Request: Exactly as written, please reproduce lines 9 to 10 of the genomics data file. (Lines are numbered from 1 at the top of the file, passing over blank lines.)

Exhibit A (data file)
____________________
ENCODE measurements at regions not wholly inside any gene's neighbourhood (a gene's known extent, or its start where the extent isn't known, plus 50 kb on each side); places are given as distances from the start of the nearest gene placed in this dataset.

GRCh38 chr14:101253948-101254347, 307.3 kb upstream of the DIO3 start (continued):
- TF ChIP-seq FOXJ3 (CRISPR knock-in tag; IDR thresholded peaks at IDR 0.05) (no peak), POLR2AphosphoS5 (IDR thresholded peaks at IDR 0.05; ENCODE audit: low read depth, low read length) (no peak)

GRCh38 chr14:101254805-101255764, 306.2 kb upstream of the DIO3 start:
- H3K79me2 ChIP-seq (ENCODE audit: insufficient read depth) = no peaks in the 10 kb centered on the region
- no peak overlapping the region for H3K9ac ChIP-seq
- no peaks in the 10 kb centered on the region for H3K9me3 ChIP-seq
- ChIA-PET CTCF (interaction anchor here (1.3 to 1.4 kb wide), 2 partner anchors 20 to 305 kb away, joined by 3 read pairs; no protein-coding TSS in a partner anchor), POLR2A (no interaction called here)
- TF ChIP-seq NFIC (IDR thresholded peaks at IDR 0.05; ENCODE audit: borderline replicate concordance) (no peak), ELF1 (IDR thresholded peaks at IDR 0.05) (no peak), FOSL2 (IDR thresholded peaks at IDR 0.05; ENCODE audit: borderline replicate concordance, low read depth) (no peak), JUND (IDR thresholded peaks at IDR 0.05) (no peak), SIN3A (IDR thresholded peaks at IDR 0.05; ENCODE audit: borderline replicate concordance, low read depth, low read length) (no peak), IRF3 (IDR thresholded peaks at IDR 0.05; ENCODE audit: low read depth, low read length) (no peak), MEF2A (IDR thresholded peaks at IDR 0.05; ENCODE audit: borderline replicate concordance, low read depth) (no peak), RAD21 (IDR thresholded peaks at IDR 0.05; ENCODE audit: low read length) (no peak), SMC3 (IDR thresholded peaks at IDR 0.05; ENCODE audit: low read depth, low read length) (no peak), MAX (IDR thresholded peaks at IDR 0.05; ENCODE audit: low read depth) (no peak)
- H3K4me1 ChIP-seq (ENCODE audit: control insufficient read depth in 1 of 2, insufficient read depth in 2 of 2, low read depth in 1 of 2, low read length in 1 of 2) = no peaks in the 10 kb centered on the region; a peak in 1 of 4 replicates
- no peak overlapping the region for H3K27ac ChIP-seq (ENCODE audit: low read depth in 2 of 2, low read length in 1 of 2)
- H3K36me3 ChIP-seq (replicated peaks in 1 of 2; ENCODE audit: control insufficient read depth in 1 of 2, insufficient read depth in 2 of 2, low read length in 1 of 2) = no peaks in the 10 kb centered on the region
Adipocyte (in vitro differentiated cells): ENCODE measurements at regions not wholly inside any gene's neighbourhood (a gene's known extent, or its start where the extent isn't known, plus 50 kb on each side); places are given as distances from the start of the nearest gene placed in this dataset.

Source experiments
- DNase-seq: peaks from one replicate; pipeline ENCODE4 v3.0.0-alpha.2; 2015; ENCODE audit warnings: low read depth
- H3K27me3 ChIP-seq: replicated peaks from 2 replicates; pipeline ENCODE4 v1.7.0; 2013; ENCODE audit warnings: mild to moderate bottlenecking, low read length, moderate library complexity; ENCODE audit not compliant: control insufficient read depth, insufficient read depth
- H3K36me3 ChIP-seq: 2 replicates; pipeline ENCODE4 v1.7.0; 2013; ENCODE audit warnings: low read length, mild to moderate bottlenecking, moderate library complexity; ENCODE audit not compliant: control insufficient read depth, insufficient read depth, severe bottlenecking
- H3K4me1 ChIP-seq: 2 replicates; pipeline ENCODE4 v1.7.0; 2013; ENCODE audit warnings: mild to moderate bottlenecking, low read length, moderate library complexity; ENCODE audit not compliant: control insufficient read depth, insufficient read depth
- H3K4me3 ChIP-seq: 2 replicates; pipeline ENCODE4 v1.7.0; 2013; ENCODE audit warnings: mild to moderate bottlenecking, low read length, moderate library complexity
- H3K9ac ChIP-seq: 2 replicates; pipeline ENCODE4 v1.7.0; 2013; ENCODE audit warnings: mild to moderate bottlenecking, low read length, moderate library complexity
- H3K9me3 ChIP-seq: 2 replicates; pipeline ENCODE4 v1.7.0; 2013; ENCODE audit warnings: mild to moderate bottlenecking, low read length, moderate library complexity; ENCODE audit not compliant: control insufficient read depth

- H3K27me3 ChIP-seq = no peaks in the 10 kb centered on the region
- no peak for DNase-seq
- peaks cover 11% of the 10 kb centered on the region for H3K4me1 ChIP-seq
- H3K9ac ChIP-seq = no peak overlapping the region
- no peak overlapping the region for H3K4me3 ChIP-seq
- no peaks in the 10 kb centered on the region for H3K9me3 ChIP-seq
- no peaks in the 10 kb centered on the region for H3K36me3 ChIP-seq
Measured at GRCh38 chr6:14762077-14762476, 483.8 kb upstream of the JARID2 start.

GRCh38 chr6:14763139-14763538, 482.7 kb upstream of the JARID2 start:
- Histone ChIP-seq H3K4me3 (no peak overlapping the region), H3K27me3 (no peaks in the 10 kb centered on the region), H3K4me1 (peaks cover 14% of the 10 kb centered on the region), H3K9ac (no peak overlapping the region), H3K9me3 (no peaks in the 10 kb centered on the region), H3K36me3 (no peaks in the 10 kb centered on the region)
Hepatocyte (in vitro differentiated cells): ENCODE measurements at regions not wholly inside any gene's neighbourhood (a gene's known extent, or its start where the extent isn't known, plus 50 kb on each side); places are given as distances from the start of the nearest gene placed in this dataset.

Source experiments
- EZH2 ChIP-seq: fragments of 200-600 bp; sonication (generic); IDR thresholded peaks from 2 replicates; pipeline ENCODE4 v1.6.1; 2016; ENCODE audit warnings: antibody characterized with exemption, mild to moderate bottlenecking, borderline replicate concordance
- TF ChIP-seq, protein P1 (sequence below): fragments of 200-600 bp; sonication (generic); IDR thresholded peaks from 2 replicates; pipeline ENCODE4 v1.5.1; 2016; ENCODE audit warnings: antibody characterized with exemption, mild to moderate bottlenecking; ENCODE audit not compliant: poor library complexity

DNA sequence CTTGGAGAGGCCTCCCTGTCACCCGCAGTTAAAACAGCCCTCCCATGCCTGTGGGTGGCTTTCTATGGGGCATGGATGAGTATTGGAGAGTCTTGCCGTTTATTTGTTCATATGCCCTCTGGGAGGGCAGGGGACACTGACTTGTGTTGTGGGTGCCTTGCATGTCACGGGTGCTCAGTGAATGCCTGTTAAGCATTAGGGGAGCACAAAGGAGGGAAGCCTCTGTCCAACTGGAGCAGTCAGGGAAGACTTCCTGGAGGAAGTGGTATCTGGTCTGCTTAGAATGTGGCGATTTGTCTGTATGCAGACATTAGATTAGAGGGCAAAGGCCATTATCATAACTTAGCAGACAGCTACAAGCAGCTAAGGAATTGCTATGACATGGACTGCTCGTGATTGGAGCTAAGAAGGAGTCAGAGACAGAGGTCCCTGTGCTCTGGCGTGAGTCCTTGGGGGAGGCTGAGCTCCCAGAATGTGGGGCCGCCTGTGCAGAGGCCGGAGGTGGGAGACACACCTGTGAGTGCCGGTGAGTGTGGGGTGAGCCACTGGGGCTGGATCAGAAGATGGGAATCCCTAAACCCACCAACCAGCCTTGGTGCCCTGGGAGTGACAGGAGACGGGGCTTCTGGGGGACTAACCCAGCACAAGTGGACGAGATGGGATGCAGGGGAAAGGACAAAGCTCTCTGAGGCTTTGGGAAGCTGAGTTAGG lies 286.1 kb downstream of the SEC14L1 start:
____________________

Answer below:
- TF ChIP-seq NFIC (IDR thresholded peaks at IDR 0.05; ENCODE audit: borderline replicate concordance) (no peak), ELF1 (IDR thresholded peaks at IDR 0.05) (no peak), FOSL2 (IDR thresholded peaks at IDR 0.05; ENCODE audit: borderline replicate concordance, low read depth) (no peak), JUND (IDR thresholded peaks at IDR 0.05) (no peak), SIN3A (IDR thresholded peaks at IDR 0.05; ENCODE audit: borderline replicate concordance, low read depth, low read length) (no peak), IRF3 (IDR thresholded peaks at IDR 0.05; ENCODE audit: low read depth, low read length) (no peak), MEF2A (IDR thresholded peaks at IDR 0.05; ENCODE audit: borderline replicate concordance, low read depth) (no peak), RAD21 (IDR thresholded peaks at IDR 0.05; ENCODE audit: low read length) (no peak), SMC3 (IDR thresholded peaks at IDR 0.05; ENCODE audit: low read depth, low read length) (no peak), MAX (IDR thresholded peaks at IDR 0.05; ENCODE audit: low read depth) (no peak)
- H3K4me1 ChIP-seq (ENCODE audit: control insufficient read depth in 1 of 2, insufficient read depth in 2 of 2, low read depth in 1 of 2, low read length in 1 of 2) = no peaks in the 10 kb centered on the region; a peak in 1 of 4 replicates